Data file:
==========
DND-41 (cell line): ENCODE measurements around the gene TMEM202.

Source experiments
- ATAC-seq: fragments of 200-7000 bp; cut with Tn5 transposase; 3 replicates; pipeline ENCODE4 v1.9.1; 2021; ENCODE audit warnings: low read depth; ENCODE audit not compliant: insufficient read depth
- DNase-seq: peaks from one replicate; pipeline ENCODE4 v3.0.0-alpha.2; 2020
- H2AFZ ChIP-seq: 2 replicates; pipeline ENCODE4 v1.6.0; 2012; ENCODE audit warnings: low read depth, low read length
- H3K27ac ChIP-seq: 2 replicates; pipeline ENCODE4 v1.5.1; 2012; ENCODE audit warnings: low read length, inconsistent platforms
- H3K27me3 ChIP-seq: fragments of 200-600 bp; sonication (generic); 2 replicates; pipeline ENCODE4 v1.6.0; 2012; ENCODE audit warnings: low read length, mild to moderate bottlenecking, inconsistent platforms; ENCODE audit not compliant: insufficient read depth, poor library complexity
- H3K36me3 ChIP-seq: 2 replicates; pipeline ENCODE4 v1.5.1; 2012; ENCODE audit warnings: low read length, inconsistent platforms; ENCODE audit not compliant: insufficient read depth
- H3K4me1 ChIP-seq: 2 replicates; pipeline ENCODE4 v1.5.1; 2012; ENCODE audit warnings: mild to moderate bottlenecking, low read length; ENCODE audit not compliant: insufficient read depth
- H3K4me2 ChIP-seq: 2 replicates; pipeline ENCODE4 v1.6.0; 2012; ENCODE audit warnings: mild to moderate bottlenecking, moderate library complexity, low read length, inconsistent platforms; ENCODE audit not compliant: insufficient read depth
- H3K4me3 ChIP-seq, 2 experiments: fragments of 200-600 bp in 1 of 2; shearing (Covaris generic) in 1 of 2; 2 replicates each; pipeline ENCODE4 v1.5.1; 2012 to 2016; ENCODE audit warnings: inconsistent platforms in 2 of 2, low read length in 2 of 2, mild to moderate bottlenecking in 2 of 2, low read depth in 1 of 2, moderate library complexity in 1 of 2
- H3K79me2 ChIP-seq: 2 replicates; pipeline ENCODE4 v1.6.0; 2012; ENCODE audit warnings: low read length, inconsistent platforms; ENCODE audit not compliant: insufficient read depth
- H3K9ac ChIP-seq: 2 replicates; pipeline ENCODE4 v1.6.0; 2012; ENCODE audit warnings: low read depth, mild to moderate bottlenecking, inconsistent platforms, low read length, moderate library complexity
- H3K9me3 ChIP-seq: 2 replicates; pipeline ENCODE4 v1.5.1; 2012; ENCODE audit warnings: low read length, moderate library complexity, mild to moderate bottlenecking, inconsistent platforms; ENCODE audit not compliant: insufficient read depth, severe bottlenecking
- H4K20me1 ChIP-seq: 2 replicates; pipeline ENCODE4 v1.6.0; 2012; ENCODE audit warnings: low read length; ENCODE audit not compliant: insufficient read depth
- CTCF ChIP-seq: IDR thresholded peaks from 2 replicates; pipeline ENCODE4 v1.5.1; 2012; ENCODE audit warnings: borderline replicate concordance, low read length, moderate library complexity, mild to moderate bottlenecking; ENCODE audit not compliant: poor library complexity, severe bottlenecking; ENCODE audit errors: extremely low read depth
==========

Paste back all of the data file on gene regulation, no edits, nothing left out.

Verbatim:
DND-41 (cell line): ENCODE measurements around the gene TMEM202.

Source experiments
- ATAC-seq: fragments of 200-7000 bp; cut with Tn5 transposase; 3 replicates; pipeline ENCODE4 v1.9.1; 2021; ENCODE audit warnings: low read depth; ENCODE audit not compliant: insufficient read depth
- DNase-seq: peaks from one replicate; pipeline ENCODE4 v3.0.0-alpha.2; 2020
- H2AFZ ChIP-seq: 2 replicates; pipeline ENCODE4 v1.6.0; 2012; ENCODE audit warnings: low read depth, low read length
- H3K27ac ChIP-seq: 2 replicates; pipeline ENCODE4 v1.5.1; 2012; ENCODE audit warnings: low read length, inconsistent platforms
- H3K27me3 ChIP-seq: fragments of 200-600 bp; sonication (generic); 2 replicates; pipeline ENCODE4 v1.6.0; 2012; ENCODE audit warnings: low read length, mild to moderate bottlenecking, inconsistent platforms; ENCODE audit not compliant: insufficient read depth, poor library complexity
- H3K36me3 ChIP-seq: 2 replicates; pipeline ENCODE4 v1.5.1; 2012; ENCODE audit warnings: low read length, inconsistent platforms; ENCODE audit not compliant: insufficient read depth
- H3K4me1 ChIP-seq: 2 replicates; pipeline ENCODE4 v1.5.1; 2012; ENCODE audit warnings: mild to moderate bottlenecking, low read length; ENCODE audit not compliant: insufficient read depth
- H3K4me2 ChIP-seq: 2 replicates; pipeline ENCODE4 v1.6.0; 2012; ENCODE audit warnings: mild to moderate bottlenecking, moderate library complexity, low read length, inconsistent platforms; ENCODE audit not compliant: insufficient read depth
- H3K4me3 ChIP-seq, 2 experiments: fragments of 200-600 bp in 1 of 2; shearing (Covaris generic) in 1 of 2; 2 replicates each; pipeline ENCODE4 v1.5.1; 2012 to 2016; ENCODE audit warnings: inconsistent platforms in 2 of 2, low read length in 2 of 2, mild to moderate bottlenecking in 2 of 2, low read depth in 1 of 2, moderate library complexity in 1 of 2
- H3K79me2 ChIP-seq: 2 replicates; pipeline ENCODE4 v1.6.0; 2012; ENCODE audit warnings: low read length, inconsistent platforms; ENCODE audit not compliant: insufficient read depth
- H3K9ac ChIP-seq: 2 replicates; pipeline ENCODE4 v1.6.0; 2012; ENCODE audit warnings: low read depth, mild to moderate bottlenecking, inconsistent platforms, low read length, moderate library complexity
- H3K9me3 ChIP-seq: 2 replicates; pipeline ENCODE4 v1.5.1; 2012; ENCODE audit warnings: low read length, moderate library complexity, mild to moderate bottlenecking, inconsistent platforms; ENCODE audit not compliant: insufficient read depth, severe bottlenecking
- H4K20me1 ChIP-seq: 2 replicates; pipeline ENCODE4 v1.6.0; 2012; ENCODE audit warnings: low read length; ENCODE audit not compliant: insufficient read depth
- CTCF ChIP-seq: IDR thresholded peaks from 2 replicates; pipeline ENCODE4 v1.5.1; 2012; ENCODE audit warnings: borderline replicate concordance, low read length, moderate library complexity, mild to moderate bottlenecking; ENCODE audit not compliant: poor library complexity, severe bottlenecking; ENCODE audit errors: extremely low read depth